2006: “It’s OTMH calling. We have your son’s scan results and the doctor would like you both to come back to the hospital to go over them. Bring a bag with clothes as we are probably going to send you by ambulance to Sick Kids tonight for more testing.”
My whole body shook. My just 6 year old son (now 21) had a brain scan that afternoon as he had been vomiting, falling, and having wicked headaches for months. We had gone through numerous medical visits – testing, ultrasounds, eyes….It was the optometrist who bumped up the date for the C-scan. This was no longer just a precaution as she had noticed an abnormal swelling behind his optic nerve and contacted our GP. And now, while standing in the parking lot of our local grocery store, while listening to the nurse, my head was spinning. I was speechless.
Forty-eight hours later, I walked my son to surgery to have his brain tumour removed. Two days after that, a scan showed that the tumour at the base of his cerebellum had been completely removed. SickKids Toronto saved his life.
2022: This winter, I had the opportunity to join Cycle Burlington and Burlington Dads to raise money for the SickKids Foundation and Kids Cancer Research. How could I not get involved with something so important – and one that lets me put one of my favorite activities to great use? How could I not pay it forward for other families who, like my own, need the support of SickKids and its research? So I registered for the Great Cycle Challenge Canada and set the lofty goals of riding 1000 kilometres in August and raising $1000.00 I felt both goals were achievable but I would have to work to reach them. Thanks to the thoughtfulness and generosity of family, friends and strangers, I have already met my fundraising goal. And while I am still fundraising, my distance goal is now my challenge as my highest cycling month ever was last July, when I rode just over 1000 km. Based on how my training is going, I am on track for 1000 km the August. Ideally, though, I would like to keep with the kilometre per dollar raised ratio, which means that I will be aiming to ride more than 1000 km in 31 days. I am excited and nervous at the same time, and I am so happy to be giving back to such a great cause.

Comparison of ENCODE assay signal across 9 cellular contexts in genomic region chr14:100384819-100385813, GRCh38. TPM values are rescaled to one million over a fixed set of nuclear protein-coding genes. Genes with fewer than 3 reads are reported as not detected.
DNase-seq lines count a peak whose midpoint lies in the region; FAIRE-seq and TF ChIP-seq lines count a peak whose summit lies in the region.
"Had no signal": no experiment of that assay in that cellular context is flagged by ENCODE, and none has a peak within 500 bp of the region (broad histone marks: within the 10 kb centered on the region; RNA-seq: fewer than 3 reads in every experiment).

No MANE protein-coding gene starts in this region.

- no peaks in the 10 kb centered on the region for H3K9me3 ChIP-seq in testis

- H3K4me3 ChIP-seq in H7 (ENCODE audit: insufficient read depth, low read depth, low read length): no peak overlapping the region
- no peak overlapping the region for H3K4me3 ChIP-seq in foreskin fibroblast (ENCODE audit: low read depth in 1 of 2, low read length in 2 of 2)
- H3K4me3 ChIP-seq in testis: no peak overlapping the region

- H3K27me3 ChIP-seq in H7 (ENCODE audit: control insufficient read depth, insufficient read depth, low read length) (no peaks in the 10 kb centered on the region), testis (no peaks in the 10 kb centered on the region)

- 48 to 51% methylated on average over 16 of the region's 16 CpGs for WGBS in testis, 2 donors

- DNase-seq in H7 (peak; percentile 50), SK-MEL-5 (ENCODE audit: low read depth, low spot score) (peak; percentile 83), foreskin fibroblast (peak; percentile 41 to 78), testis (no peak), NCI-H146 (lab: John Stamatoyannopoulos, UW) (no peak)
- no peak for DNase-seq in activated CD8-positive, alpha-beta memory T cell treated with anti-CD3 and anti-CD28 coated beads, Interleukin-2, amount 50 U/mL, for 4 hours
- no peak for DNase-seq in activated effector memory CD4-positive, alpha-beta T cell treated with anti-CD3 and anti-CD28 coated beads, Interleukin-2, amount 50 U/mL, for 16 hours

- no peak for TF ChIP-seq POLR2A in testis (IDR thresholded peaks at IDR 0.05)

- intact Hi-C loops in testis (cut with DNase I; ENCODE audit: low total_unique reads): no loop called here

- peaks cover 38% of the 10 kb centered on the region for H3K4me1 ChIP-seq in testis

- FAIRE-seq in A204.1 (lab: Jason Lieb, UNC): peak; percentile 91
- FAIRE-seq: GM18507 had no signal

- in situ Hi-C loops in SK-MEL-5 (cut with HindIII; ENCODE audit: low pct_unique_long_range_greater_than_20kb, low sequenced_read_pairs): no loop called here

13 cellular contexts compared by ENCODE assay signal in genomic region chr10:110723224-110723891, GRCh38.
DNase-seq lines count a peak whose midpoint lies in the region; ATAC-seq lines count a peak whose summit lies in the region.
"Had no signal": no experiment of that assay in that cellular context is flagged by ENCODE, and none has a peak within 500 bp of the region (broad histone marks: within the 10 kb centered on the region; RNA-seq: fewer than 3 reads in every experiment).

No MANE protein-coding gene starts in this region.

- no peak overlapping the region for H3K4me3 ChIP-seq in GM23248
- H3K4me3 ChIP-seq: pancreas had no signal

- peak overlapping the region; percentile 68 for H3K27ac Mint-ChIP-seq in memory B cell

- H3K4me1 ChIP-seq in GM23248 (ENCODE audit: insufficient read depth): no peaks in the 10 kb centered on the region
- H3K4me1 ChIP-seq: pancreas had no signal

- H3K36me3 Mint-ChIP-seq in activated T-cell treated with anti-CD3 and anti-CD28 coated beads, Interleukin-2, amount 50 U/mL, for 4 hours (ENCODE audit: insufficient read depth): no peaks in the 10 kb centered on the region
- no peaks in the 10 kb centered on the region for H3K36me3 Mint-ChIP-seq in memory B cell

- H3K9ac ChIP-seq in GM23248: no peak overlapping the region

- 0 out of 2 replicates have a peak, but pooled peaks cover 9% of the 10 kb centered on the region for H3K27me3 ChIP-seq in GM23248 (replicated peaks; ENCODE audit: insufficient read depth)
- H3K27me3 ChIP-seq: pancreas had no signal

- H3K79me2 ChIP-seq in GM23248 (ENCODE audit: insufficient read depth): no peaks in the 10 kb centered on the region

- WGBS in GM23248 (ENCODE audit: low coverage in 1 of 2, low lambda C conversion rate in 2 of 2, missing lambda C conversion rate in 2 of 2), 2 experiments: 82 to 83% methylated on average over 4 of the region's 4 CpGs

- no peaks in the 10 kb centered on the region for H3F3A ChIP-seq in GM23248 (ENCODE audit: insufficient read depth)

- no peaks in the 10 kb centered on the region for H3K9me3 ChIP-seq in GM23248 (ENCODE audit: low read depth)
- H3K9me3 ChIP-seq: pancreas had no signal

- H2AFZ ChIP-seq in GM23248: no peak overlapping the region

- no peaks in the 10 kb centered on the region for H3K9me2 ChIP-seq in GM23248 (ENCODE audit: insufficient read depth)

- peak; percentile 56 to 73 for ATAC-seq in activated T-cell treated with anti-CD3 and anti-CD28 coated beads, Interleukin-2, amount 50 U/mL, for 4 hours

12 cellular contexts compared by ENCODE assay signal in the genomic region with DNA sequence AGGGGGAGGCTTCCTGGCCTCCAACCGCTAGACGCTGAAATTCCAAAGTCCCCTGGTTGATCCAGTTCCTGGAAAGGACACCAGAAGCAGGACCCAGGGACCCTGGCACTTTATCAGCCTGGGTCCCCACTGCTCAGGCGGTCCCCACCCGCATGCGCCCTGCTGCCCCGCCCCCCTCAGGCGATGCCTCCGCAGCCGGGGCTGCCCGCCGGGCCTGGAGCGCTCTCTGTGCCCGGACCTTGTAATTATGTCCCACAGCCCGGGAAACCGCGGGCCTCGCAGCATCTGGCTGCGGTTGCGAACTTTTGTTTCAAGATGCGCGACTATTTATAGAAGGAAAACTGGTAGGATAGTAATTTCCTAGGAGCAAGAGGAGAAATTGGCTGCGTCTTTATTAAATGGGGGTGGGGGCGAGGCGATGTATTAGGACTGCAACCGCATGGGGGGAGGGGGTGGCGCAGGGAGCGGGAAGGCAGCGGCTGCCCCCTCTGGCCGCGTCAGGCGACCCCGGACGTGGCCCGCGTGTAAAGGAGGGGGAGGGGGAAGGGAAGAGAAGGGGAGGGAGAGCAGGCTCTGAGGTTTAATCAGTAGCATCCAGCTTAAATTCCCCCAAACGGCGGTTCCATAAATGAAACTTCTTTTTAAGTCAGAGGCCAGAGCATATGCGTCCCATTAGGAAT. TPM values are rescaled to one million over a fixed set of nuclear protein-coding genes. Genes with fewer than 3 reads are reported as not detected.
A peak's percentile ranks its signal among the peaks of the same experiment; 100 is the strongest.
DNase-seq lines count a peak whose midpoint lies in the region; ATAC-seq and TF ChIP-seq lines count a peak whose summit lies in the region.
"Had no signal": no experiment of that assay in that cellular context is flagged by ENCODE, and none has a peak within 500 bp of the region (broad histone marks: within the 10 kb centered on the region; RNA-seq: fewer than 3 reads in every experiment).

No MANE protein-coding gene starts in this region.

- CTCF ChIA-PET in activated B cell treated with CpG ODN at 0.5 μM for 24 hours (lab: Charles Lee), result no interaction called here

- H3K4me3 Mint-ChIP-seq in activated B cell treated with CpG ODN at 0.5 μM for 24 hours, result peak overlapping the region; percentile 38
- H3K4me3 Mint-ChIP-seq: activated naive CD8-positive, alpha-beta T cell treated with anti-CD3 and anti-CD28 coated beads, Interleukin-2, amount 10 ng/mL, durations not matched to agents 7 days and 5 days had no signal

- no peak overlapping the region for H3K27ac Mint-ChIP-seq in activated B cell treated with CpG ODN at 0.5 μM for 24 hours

And, in case you are wondering, Robert, my now 21 year old, is doing just fine. He spent years as an outpatient at SickKids Toronto, where his brain and vision were both closely monitored. At 16 years, he was cleared. This spring, Robert graduated from university and will spend the next school year working towards a Masters in Kinesiology. I could not be any prouder. He is the reason I ride. He is my drive in paying it forward.